Kurt Vonnegut = Joe Walsh: Like everyone else in 1975, the Eagles knew they did not rock. Enter Joe Walsh, an insatiable party monster who brought a sense of roguish mayhem to the most milquetoast band in the world. Like Walsh, Kurt Vonnegut took his fun seriously, and this approach was key. It allowed both men to produce work that was imbued with their drunk-uncle-at-the-reunion personas, dropping nuggets of humanist wisdom and lyrical throwaways just goofy enough to flirt with profundity. Walsh did for the Eagles what Vonnegut did for science fiction, injecting a much-needed sense of play into a staid and self-important institution.
See: “Peculiar travel suggestions are dancing lessons from God.” – Cat’s Cradle
“Life’s Been Good” – But Seriously, Folks…
Charles Dickens = Eric Clapton: Both Clapton and Dickens boast massive bodies of work that have garnered heaps of critical and commercial success. Both possess undeniable talent and perhaps even mastery of their chosen instrument. Both enjoy comfortable elder statesman status and are now required reading/listening for any student of either medium. And both are so dull as to induce comatose drooling and lethargy for which a strong enough accelerant has yet to be synthesized. But they’re not anesthetizing across the board. Mercifully, Clapton has written a small handful of tunes so stellar they justify his entire career (“Layla,” “Bell Bottom Blues”) and Dickens created the most iconic, entertaining character in the admittedly slim pantheon of holiday-themed literature (Ebenezer Scrooge.) The lesson here is that talent can get you far, but resting on your laurels can spell a social legacy of doom.
See: A Christmas Carol
Layla & Other Assorted Love Songs
Hunter S. Thompson = Lou Reed: Lou Reed and Dr. Thompson have more in common than just a love for popping speed like Skittles, though that’s certainly part of the equation. Above anything else, these men were chroniclers—Reed of the strung-out, sexually uninhibited New York City underground freak culture, and Thompson of the perversions and hypocrisies hidden beneath everything from the Kentucky Derby to a presidential campaign. They each saw something in the American character that demanded to be explored and, if the temperature didn’t match the room, exposed. Thompson’s literary style, whether he’s working out some form of reasonable journalism or flights of hash-addled fantasy, is marked by a tendency for digression that doesn’t take anything away from the greater point he’s making; in fact, it’s from these moments that some of his most clear-headed wisdom emerges. Reed shares this meandering tendency. The Velvet Underground were a musical watershed, but what gets so often overlooked is that they might well have been the first serious drone rock band, and these droning side paths were the foundation of some of Reed’s strangest and best moments. The guitar solo in “Pale Blue Eyes,” for example, sounds so odd that it might not even be in the proper key, but somehow that dissonance wraps the song into the neat little package it’s supposed to be. If the solo in a love song feels wrong, it could be because the song’s creator is making a statement about love itself.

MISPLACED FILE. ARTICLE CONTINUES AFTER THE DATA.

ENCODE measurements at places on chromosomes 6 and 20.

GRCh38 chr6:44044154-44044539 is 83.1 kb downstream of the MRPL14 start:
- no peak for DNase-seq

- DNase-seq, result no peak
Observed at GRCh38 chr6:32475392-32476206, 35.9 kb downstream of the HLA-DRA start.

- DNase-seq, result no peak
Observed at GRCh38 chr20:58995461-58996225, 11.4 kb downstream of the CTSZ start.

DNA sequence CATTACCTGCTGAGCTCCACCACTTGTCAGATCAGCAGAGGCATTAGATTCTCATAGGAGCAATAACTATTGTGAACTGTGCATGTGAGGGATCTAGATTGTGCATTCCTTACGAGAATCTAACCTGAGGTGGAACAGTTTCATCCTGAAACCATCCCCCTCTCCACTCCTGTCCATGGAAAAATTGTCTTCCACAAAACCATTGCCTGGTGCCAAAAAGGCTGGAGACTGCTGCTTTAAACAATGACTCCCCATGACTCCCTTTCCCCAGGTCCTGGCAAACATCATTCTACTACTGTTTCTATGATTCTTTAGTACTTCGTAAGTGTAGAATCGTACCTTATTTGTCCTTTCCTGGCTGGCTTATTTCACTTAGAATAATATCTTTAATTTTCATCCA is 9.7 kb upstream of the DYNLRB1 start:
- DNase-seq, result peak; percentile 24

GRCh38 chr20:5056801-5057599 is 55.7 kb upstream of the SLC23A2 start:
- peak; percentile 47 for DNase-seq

See: Fear and Loathing: On the Campaign Trail ‘72
“Pale Blue Eyes” – The Velvet Underground
Truman Capote = Eddie Van Halen: I may have accused Capote of a ‘deficiency of soul,’ and that’s for the most part true. But read this:
“Only hypocrites would hold a man responsible for what he loves,
emotional illiterates and those of righteous envy, who, in their
agitated concern, mistake so frequently the arrow pointing to
heaven for the one that leads to hell.” –Other Voices, Other Rooms
This line is so good it makes my earlier claim seem really ridiculous and sort of smug. As for Eddie, there’s little evidence that he is anything more than a mind-blowingly talented robot.